What is Stevens Johnson Syndrome?
Stevens Johnson Syndrome is a disorder that affects the skin and mucous membranes. It is a rare, but life threatening disorder. SJS can have debilitating affects on its victims and can be fatal.
What are the symptoms of Stevens Johnson Syndrome?
Symptoms of Stevens Johnson Syndrome include, but are not limited to, flu-like symptoms, high fever, peeling skin, skin rash, swelling of the eyelids and painful blisters. Since it affects the skin and mucous membranes, sores can also occur in areas such as the mouth, eyes, throat, intestinal tract, genital and anal areas. In severe cases, the victim’s skin may peel off in sheets. SJS essentially burns its victims from the inside out.
What is the cause of Stevens Johnson Syndrome?
Stevens Johnson Syndrome is caused by an adverse drug reaction to prescription or over-the-counter medications. Over two million Americans will suffer from an adverse drug reaction every year.
Are there any other names for Stevens Johnson Syndrome?
Stevens Johnson Syndrome has several different names. Stevens Johnson Syndrome is also sometimes referred to as SJS, Erythema Multiforme Major, Erythema Multiforme Minor, and Toxic Epidermal Necrolysis (TEN). In cases of TEN, death results in nearly one-third of the cases.
When was Stevens Johnson Syndrome first diagnosed?
Stevens Johnson Syndrome was first diagnosed nearly 100 years ago in 1922 by pediatricians A.M. Stevens and S.C. Johnson. It was discovered when the doctors diagnosed a child who was having a severe adverse drug reaction.
Who are the victims of Stevens Johnson Syndrome?
Stevens Johnson Syndrome does not discriminate. It can happen to anyone, of any age, who takes prescription or over-the-counter medications. Unfortunately, often times children fall victim to SJS. Children as young as three years old have died from complications of Stevens Johnson Syndrome.
Is Stevens Johnson Syndrome more common in males or females?
Although SJS does not discriminate, in some cases, depending on the medication being used, females appear to be in more danger than men.
What should I do if I suspect Stevens Johnson Syndrome?
If you suspect Stevens Johnson Syndrome stop taking the medication and contact your doctor immediately. It is extremely important that you are seen by a doctor immediately if you suspect you have SJS. In some cases, victims are admitted to intensive care units, pediatric care units or burn units. Early detection and treatment is the key to minimizing the affects of the devastating disorder.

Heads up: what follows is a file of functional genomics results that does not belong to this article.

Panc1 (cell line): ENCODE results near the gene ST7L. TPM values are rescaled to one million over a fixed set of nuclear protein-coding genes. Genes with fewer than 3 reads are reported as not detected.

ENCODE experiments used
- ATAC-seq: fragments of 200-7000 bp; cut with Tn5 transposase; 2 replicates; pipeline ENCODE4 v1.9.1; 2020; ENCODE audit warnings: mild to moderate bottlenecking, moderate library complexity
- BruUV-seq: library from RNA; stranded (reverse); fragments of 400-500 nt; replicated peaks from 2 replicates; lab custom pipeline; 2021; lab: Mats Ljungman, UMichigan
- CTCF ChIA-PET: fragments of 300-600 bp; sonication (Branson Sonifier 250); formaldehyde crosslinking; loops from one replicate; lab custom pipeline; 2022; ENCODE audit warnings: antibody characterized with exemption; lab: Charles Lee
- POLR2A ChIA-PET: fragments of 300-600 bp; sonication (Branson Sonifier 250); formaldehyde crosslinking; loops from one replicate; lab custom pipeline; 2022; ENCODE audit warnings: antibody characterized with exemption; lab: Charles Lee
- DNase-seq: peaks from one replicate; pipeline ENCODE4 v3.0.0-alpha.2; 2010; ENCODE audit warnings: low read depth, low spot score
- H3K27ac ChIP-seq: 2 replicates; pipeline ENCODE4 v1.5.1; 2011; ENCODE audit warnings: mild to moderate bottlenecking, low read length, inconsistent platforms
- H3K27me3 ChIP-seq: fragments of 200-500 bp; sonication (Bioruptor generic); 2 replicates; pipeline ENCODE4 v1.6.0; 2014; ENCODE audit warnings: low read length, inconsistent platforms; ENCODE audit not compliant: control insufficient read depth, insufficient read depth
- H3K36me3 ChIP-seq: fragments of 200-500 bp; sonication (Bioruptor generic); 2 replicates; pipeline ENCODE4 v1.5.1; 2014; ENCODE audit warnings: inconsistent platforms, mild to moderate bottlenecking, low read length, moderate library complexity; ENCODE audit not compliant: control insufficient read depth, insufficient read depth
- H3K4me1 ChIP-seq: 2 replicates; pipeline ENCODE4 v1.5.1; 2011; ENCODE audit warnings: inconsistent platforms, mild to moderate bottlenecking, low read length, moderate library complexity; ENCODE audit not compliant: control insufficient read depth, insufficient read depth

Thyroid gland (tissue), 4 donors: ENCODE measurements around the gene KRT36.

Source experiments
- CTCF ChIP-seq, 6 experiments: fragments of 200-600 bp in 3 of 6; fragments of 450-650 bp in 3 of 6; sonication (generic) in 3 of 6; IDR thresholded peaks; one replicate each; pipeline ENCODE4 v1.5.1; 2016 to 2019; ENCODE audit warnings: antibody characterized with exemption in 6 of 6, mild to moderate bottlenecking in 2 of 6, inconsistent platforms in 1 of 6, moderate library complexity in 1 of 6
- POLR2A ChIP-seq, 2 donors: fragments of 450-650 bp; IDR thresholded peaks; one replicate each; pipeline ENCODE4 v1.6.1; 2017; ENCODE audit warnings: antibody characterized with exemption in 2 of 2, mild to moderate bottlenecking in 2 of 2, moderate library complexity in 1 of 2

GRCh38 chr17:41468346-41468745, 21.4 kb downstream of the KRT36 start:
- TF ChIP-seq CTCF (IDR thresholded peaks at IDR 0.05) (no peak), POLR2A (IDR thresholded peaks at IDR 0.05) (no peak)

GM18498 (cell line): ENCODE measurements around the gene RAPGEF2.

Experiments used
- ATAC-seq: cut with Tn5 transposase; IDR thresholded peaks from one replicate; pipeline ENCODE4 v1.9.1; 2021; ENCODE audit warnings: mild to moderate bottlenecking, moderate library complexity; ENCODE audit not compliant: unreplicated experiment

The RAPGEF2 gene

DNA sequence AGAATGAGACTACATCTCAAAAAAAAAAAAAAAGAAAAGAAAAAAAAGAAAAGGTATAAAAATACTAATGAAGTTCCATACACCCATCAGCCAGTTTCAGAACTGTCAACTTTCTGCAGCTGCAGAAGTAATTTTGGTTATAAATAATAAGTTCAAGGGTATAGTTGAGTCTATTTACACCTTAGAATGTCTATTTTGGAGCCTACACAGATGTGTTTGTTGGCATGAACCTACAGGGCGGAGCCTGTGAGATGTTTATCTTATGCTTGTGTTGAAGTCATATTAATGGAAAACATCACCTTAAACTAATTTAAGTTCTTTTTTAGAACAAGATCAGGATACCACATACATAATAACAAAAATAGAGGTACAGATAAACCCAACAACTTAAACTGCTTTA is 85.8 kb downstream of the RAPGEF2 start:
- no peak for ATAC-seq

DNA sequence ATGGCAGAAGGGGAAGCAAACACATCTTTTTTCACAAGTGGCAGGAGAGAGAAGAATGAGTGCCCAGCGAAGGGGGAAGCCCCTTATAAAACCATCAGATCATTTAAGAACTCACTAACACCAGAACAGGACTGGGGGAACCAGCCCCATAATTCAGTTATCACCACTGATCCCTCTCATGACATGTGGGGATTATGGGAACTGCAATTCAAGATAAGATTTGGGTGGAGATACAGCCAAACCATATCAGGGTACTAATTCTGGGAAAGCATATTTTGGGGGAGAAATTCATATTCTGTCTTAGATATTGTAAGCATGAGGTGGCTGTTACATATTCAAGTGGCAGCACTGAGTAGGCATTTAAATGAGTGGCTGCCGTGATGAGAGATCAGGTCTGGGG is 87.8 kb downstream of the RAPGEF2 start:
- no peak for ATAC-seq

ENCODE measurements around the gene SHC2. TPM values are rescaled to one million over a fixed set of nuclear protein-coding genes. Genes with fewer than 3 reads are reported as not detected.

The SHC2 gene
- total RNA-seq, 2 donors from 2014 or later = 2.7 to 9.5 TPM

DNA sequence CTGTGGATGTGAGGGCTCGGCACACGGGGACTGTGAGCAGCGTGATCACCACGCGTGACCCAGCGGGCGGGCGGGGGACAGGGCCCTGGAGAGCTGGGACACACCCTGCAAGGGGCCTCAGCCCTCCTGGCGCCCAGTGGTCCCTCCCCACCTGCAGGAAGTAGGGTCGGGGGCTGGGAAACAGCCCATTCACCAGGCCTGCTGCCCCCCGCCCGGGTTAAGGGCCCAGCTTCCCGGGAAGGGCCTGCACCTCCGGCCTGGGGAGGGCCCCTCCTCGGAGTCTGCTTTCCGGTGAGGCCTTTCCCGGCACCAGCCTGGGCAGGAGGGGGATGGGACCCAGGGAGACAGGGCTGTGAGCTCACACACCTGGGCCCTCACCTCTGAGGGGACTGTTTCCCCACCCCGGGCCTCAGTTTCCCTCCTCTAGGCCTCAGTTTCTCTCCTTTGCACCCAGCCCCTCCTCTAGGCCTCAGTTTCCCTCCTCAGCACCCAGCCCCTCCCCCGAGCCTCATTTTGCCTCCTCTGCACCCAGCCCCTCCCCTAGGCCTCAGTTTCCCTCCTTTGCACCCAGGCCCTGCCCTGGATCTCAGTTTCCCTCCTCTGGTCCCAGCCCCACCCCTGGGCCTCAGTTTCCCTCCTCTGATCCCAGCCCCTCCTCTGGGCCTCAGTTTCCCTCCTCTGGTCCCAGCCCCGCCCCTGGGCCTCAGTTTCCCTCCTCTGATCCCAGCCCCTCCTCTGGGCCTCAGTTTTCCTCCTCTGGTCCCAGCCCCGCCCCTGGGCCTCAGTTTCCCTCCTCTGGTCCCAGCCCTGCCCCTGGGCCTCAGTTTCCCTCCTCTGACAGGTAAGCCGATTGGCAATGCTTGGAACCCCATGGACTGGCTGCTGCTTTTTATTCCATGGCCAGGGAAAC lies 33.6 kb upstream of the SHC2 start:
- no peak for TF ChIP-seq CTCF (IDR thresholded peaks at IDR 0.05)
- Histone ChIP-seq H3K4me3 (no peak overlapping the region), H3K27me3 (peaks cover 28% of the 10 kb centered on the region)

What types of drugs are connected with Stevens Johnson Syndrome?
Almost any type of prescription or over-the-counter drug can be linked to SJS. The drugs most commonly connected to it are anti-inflammatory medications, antibiotics and anti-convulsants. Prescription drugs that have been associated with SJS include antibiotics such as Penicillin, Amoxicillin, Tetracycline, Ciprofloxacin, and Zithromax/Azithromycin, anti-inflammatory drugs such as Bextra (which has been taken of the market because of the adverse drug reactions it was causing), Celebrex, and Vioxx and seizure medication such as Tegretol, Phenobarbital and Dilantin. Non-prescription, commonly used over-the-counter medications that have been associated with SJS include, but are not limited to, Children’s Motrin, Children’s Advil, Advil Cold and Sinus, Dimetapp Sinus, Aleve Cold and Sinus, Motrin IB, Advil, Aleve, Excedrin, Bayer, and Ibuprofen.
What is the treatment for Stevens Johnson Syndrome?
The first step anyone should take if they believe they are affected by SJS is to stop taking the prescription or over-the-counter medication immediately. The next step is to contact and be seen by a doctor immediately. Most patients are then managed in intensive care units or burn units. Antibiotics are given and pain medications are given as well to make the patient comfortable.
What should I do if I or someone I know has been affected by Stevens Johnson Syndrome?
If you or someone you love has been affected by this devastating disorder, you may have grounds for a potential lawsuit. Doctors, pharmacists, drug companies and the FDA are aware of SJS. The makers of these drugs need to be held responsible for the disabilities and deaths they have caused.
If you are looking for more information about Stevens Johnson Syndrome or have suffered from the disease due to defective products, please contact a personal injury lawyer.